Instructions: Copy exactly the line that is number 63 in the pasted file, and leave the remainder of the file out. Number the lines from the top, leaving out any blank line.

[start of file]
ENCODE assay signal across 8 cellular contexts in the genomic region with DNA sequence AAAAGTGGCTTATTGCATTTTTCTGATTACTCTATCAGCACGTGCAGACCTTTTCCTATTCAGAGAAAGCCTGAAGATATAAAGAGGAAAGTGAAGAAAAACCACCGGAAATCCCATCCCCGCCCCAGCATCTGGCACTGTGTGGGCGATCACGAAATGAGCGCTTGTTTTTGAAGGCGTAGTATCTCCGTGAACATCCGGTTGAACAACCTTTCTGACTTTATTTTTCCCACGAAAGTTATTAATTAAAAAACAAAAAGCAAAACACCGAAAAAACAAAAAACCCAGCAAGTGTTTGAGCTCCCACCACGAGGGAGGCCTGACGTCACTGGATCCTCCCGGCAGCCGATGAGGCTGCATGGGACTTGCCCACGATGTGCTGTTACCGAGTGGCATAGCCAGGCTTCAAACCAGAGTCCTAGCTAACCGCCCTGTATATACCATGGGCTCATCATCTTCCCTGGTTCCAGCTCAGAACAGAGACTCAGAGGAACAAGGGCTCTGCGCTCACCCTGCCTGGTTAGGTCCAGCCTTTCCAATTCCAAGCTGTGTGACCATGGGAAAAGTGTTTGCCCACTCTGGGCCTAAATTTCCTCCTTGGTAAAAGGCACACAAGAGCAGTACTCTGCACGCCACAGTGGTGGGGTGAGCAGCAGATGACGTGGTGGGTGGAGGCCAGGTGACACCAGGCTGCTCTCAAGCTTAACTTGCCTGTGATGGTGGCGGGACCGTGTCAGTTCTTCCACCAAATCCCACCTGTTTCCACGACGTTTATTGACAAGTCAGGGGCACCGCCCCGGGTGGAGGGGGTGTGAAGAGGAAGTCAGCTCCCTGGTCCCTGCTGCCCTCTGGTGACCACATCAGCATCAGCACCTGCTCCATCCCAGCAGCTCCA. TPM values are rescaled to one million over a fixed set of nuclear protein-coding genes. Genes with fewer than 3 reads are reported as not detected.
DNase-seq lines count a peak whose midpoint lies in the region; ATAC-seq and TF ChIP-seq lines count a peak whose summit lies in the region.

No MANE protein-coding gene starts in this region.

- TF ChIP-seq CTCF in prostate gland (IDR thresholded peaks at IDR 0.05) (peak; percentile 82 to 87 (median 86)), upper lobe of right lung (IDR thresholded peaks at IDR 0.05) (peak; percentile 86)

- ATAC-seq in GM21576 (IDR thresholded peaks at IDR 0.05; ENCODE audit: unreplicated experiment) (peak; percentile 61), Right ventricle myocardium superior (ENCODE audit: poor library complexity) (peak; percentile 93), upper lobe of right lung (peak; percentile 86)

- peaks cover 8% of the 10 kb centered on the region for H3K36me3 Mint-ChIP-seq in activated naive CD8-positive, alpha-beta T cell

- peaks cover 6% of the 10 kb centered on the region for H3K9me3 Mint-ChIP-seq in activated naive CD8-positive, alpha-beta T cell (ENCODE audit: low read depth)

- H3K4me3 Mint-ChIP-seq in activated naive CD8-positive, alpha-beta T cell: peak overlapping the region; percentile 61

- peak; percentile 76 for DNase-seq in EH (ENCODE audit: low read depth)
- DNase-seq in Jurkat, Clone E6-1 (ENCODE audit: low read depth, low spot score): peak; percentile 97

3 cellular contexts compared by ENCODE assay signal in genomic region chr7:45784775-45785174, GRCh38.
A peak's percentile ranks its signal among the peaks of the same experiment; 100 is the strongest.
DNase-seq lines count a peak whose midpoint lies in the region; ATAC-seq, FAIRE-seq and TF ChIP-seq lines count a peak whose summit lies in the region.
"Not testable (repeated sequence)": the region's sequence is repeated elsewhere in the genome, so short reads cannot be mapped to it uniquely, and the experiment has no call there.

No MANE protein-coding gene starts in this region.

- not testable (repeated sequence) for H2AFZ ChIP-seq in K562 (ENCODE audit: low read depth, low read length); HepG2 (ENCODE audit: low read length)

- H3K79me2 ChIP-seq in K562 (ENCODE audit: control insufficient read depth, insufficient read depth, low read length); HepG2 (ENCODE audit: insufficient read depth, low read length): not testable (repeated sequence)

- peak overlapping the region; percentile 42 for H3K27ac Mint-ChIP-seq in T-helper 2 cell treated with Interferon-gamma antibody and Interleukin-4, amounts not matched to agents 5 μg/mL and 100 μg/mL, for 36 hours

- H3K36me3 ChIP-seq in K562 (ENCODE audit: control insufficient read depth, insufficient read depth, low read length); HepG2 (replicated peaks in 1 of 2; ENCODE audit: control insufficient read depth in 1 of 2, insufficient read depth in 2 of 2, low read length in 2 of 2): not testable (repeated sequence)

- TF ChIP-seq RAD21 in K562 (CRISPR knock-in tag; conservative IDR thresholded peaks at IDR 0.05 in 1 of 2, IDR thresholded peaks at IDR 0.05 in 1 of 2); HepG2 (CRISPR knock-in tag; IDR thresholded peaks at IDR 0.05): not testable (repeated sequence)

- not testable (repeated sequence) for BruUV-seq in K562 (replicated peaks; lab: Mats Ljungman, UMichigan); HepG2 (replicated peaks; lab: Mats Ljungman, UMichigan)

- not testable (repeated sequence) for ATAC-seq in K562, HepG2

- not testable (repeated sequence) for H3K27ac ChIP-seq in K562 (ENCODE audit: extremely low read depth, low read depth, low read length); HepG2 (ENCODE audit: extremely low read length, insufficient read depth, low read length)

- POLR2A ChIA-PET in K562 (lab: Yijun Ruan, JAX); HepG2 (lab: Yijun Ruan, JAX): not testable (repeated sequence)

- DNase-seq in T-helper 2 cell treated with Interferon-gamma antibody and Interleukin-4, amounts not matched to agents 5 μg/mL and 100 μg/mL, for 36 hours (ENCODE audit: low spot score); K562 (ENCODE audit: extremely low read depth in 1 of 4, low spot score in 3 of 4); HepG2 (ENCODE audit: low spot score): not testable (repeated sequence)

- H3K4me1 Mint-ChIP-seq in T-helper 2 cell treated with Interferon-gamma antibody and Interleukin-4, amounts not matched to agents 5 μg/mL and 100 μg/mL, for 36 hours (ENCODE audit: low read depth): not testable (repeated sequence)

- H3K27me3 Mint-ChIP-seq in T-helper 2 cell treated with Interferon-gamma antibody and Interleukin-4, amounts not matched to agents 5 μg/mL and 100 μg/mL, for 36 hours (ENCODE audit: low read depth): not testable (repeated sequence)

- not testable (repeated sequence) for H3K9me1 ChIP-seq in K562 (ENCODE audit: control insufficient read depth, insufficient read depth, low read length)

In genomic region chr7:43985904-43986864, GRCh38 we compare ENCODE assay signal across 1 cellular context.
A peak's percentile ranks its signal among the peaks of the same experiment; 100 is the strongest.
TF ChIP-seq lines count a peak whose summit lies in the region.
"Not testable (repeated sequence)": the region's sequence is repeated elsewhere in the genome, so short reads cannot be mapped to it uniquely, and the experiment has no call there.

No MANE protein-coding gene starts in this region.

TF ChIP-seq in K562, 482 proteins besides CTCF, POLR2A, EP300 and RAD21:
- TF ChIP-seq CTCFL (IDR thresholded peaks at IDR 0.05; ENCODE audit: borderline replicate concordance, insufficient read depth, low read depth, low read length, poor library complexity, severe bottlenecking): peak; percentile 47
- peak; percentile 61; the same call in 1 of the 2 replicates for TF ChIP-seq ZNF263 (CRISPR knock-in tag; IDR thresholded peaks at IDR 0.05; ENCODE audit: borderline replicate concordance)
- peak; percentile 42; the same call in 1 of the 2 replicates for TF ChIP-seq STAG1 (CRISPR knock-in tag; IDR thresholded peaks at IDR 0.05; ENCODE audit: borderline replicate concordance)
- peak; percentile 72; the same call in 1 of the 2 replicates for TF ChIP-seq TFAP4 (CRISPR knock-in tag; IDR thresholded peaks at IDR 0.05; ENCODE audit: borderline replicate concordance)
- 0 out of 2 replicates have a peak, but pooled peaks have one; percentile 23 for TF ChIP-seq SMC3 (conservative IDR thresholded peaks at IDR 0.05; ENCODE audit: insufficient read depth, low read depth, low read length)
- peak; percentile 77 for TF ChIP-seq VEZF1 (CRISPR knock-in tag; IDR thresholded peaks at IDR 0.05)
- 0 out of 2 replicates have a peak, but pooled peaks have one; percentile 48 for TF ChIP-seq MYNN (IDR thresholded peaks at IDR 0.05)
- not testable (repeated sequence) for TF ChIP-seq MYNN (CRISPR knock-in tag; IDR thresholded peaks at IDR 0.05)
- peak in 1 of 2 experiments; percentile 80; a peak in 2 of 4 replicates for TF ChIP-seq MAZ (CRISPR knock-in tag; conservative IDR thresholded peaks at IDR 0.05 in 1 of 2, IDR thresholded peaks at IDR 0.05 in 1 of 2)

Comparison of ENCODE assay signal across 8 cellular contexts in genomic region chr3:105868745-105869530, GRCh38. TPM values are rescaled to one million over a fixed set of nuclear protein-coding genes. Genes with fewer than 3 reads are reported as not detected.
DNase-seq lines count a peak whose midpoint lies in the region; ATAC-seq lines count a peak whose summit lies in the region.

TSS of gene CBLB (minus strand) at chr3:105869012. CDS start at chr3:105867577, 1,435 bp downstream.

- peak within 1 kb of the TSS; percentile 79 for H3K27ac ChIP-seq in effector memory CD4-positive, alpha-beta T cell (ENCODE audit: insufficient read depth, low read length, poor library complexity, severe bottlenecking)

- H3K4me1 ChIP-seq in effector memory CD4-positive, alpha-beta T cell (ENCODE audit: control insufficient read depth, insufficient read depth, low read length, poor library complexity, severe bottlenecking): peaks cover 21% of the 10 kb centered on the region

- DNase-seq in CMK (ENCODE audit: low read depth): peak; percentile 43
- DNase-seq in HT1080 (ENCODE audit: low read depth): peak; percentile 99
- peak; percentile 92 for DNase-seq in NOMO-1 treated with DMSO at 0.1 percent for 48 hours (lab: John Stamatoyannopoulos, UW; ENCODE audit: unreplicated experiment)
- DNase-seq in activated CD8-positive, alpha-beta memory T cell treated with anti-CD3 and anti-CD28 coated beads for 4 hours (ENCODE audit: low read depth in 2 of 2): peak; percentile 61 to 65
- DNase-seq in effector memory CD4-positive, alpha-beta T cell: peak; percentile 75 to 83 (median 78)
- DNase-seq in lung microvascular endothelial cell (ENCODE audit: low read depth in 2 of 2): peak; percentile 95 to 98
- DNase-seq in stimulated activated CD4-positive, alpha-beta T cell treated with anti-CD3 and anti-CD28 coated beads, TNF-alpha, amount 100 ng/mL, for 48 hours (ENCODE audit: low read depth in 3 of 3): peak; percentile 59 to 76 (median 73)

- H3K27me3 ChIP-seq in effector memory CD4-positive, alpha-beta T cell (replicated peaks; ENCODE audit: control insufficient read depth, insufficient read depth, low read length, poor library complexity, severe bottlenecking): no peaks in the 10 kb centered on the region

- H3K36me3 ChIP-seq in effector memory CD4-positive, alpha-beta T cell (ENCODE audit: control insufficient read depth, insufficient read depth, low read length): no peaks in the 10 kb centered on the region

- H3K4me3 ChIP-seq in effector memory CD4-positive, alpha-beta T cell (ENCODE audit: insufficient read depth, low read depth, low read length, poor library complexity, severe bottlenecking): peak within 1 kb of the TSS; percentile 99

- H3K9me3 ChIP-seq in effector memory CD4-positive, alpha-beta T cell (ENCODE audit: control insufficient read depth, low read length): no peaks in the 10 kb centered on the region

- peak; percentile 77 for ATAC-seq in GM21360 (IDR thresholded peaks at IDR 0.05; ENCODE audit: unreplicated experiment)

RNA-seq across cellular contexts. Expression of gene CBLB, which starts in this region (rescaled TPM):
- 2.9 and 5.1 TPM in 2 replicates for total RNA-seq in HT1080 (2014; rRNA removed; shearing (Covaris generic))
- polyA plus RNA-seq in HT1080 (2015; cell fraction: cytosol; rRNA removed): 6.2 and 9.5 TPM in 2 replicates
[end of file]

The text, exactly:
- polyA plus RNA-seq in HT1080 (2015; cell fraction: cytosol; rRNA removed): 6.2 and 9.5 TPM in 2 replicates